Insurance reinstated for some — thousands more get reviews
State regulators Thursday set the stage for the reinstatement of
thousands of Californians who may have been wrongfully dropped from
health care plans over the past four years.
In an extraordinary move, Cindy Ehnes, director of the California Department of Managed Health Care, ordered immediate reinstatement of more than two dozen patients whose insurance coverage was rescinded. The health plans will
be required to pay all medical claims of the patients involved.
also ordered independent review of thousands of other "rescissions"
made by the state’s five largest health plans – Kaiser Permanente,
Anthem Blue Cross, Blue Shield, PacifiCare and Health Net – since 2004.
rescissions differ from cancellations. When a policy is rescinded, the
plan has no obligation to pay current claims, leaving patients with
potentially devastating medical bills for care already provided.
Cancellations are more likely to occur after claims are paid, she said.
department’s action drew immediate, if cautious, praise from consumer
groups who have been pushing state regulators to enforce existing laws
that protect health plan enrollees.
"This is a landmark victory
for those 26 people reinstated," said Jerry Flanagan of Consumer
Watchdog, a Santa Monica-based health care advocacy group. "Most
importantly, it opens the door for thousands more."
General Jerry Brown said Thursday that his office is investigating
health plans and other insurers for wrongful rescissions and insurance
claim denials, according to a spokesman.
Schwarzenegger also registered his objection to rescissions, saying it
is "outrageous that innocent patients have to live in fear of losing
their health care coverage. I look forward to working with my partners
in the Legislature to ensure this egregious practice is stopped."
bills addressing rescissions are in play in Sacramento. And
Schwarzenegger said his health care proposal offers a solution: a
prohibition of denials based on age or pre-existing medical conditions.
industry representatives said health plans have been working for the
past year – both on their own and with government officials – to
develop clear, fair and standardized underwriting and rescission rules.
are not common, but when they are done we very much want a process that
is fair and accurate," said Kaiser spokeswoman Kathleen McKenna. She
said Kaiser hasn’t rescinded a policy in California since October 2006.
order to reinstate 26 enrollees – issued to Kaiser Permanente, Blue
Cross and Blue Shield – followed an investigation into practices of
health plans offering individual health insurance coverage. Of 28
million insured Californians, about 2.6 million have individual
"These (26 cases) are the most egregious," Ehnes said.
"I am using fairly extraordinary authority to pull these out … because
I think the aspects of these are so severe."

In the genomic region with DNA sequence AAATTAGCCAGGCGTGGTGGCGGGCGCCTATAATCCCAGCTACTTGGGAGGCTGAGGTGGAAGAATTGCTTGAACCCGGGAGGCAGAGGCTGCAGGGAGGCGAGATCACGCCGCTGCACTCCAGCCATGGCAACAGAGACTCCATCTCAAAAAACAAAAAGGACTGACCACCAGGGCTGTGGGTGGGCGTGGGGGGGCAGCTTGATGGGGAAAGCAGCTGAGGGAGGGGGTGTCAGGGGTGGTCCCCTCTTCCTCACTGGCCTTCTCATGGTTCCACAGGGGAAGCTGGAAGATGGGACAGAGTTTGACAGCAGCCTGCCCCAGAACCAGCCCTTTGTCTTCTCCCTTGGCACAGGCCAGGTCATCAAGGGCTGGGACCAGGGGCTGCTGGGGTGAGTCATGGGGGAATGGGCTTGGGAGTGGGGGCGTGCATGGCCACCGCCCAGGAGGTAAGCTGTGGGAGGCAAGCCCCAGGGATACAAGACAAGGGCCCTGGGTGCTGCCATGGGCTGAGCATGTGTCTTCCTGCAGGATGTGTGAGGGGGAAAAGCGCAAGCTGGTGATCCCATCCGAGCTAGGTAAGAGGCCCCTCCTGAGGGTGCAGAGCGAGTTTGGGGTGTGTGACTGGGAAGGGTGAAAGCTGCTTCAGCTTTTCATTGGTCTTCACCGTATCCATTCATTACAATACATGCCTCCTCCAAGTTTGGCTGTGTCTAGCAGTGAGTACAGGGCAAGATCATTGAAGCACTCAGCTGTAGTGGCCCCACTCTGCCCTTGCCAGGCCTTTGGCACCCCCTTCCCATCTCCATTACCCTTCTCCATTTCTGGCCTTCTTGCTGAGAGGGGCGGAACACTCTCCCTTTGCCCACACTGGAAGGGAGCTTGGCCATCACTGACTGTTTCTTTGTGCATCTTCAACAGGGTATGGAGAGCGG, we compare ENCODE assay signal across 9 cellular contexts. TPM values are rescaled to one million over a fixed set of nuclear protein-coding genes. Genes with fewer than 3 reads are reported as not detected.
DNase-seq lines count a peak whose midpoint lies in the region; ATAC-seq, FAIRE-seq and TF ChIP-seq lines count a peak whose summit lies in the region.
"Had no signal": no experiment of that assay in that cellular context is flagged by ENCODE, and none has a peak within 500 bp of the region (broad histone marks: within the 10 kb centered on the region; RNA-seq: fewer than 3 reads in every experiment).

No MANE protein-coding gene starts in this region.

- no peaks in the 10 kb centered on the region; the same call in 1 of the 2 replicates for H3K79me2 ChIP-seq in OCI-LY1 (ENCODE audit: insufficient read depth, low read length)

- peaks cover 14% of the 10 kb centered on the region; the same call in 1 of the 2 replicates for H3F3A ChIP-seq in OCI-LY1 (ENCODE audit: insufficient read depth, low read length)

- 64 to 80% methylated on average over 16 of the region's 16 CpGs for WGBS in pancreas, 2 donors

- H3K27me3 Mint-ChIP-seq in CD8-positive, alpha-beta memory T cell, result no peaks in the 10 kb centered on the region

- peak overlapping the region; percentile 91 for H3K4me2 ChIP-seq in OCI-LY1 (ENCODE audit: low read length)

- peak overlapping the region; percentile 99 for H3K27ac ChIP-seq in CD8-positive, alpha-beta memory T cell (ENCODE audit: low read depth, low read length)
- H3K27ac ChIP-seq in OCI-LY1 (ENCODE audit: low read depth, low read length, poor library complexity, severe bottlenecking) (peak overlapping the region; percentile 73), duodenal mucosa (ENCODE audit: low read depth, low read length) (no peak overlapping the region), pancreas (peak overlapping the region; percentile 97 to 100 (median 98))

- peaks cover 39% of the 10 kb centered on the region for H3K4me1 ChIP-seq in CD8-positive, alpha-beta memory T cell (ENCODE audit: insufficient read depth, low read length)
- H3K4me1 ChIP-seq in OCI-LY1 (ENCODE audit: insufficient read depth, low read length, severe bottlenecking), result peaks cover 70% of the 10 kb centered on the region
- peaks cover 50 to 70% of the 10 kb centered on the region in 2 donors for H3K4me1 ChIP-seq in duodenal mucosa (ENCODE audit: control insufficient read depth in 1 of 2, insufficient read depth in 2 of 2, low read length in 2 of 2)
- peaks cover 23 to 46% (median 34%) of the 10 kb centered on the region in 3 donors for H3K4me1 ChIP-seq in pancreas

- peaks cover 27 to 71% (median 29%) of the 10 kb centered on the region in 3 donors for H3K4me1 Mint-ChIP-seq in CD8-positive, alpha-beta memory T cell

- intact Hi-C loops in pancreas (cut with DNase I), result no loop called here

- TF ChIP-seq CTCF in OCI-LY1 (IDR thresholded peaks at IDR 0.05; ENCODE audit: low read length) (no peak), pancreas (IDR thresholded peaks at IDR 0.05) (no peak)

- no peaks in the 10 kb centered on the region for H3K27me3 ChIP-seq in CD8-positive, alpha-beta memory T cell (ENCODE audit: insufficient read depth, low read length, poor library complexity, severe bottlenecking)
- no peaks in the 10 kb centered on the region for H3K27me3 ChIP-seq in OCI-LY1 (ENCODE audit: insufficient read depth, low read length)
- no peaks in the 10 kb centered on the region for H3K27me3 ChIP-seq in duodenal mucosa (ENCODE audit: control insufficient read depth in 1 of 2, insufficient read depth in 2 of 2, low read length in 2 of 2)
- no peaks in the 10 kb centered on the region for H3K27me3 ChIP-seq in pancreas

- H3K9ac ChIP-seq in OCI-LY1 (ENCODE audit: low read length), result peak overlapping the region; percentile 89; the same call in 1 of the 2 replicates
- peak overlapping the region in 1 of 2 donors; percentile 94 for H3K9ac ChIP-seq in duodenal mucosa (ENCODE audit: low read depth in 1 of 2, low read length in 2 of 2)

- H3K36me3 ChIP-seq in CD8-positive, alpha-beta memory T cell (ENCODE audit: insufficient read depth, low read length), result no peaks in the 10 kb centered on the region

Ehnes said that
under state law, insurers can rescind policies only if applicants
deliberately misrepresent health histories. Insurers are prohibited
from "post-claims underwriting" – accepting new enrollees, then
scouring applications for potential fraud, omissions or misstatements
after claims are submitted.
Anthony Wright, executive director of
Health Access, a California consumer health group, cited the case of an
unnamed Rancho Cordova woman who was being treated for breast cancer
when she was abruptly dropped by her health plan. The reason: She had
failed to disclose an old prescription for an antidepressant.
Ehnes: "We believe that anyone who has made an innocent mistake should
never be rescinded." Proper underwriting, she said, uncovers mistakes
before potentially harmful rescissions can occur.
In a 2007
review of 90 rescissions by Blue Cross, the managed health department
determined none met California legal criteria for discontinuing a
Flanagan, of Consumer Watchdog, praised Ehnes’ actions
but questioned whether reinstatements would be retroactive to the time
the policy was rescinded and whether the health plans would be
responsible for all related health expenses.
He also argued that
a third-party review of other rescinded policies is unnecessary because
the state already has determined the health plans were not following
rules. "All illegally canceled patients must be swiftly reinstated in
full, without dragging the process through months or years more of
review," he said. "That will at least make the insurance companies
follow the law on future policy applications."
In response, Ehnes said she does not have the authority to order a blanket reinstatement.
Ohman, president and CEO of the California Association of Health Plans,
cautioned that sweeping regulatory action could have unintended
consequences. "California is the largest insurance market in the
country, and our rates are at or below the national average," he said.
"We don’t want to jeopardize that."
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